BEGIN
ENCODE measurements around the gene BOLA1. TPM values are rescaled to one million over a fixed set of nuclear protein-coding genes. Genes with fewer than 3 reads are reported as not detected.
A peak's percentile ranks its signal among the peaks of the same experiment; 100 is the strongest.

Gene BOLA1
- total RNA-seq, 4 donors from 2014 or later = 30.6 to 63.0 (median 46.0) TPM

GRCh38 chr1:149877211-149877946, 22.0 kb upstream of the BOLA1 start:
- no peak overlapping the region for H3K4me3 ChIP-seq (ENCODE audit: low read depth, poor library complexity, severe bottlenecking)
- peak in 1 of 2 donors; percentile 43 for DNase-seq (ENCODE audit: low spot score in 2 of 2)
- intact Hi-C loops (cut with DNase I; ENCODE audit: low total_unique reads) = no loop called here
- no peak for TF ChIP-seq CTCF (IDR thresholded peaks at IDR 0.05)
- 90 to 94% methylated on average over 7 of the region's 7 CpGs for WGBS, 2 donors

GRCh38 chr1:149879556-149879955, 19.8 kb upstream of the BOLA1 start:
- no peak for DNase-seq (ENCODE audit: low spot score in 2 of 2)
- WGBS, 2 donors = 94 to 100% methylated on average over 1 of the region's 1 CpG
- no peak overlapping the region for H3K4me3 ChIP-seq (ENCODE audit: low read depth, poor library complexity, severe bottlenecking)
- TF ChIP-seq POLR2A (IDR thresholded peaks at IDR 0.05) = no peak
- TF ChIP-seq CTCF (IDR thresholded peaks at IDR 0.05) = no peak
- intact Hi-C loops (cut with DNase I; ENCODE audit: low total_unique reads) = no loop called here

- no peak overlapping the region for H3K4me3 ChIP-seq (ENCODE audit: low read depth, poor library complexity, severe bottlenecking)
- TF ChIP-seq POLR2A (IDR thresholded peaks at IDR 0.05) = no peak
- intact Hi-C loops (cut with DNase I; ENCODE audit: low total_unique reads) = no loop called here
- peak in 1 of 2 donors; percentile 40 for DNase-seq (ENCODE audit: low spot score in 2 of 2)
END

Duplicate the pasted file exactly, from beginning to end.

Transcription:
ENCODE measurements around the gene BOLA1. TPM values are rescaled to one million over a fixed set of nuclear protein-coding genes. Genes with fewer than 3 reads are reported as not detected.
A peak's percentile ranks its signal among the peaks of the same experiment; 100 is the strongest.

Gene BOLA1
- total RNA-seq, 4 donors from 2014 or later = 30.6 to 63.0 (median 46.0) TPM

GRCh38 chr1:149877211-149877946, 22.0 kb upstream of the BOLA1 start:
- no peak overlapping the region for H3K4me3 ChIP-seq (ENCODE audit: low read depth, poor library complexity, severe bottlenecking)
- peak in 1 of 2 donors; percentile 43 for DNase-seq (ENCODE audit: low spot score in 2 of 2)
- intact Hi-C loops (cut with DNase I; ENCODE audit: low total_unique reads) = no loop called here
- no peak for TF ChIP-seq CTCF (IDR thresholded peaks at IDR 0.05)
- 90 to 94% methylated on average over 7 of the region's 7 CpGs for WGBS, 2 donors

GRCh38 chr1:149879556-149879955, 19.8 kb upstream of the BOLA1 start:
- no peak for DNase-seq (ENCODE audit: low spot score in 2 of 2)
- WGBS, 2 donors = 94 to 100% methylated on average over 1 of the region's 1 CpG
- no peak overlapping the region for H3K4me3 ChIP-seq (ENCODE audit: low read depth, poor library complexity, severe bottlenecking)
- TF ChIP-seq POLR2A (IDR thresholded peaks at IDR 0.05) = no peak
- TF ChIP-seq CTCF (IDR thresholded peaks at IDR 0.05) = no peak
- intact Hi-C loops (cut with DNase I; ENCODE audit: low total_unique reads) = no loop called here

- no peak overlapping the region for H3K4me3 ChIP-seq (ENCODE audit: low read depth, poor library complexity, severe bottlenecking)
- TF ChIP-seq POLR2A (IDR thresholded peaks at IDR 0.05) = no peak
- intact Hi-C loops (cut with DNase I; ENCODE audit: low total_unique reads) = no loop called here
- peak in 1 of 2 donors; percentile 40 for DNase-seq (ENCODE audit: low spot score in 2 of 2)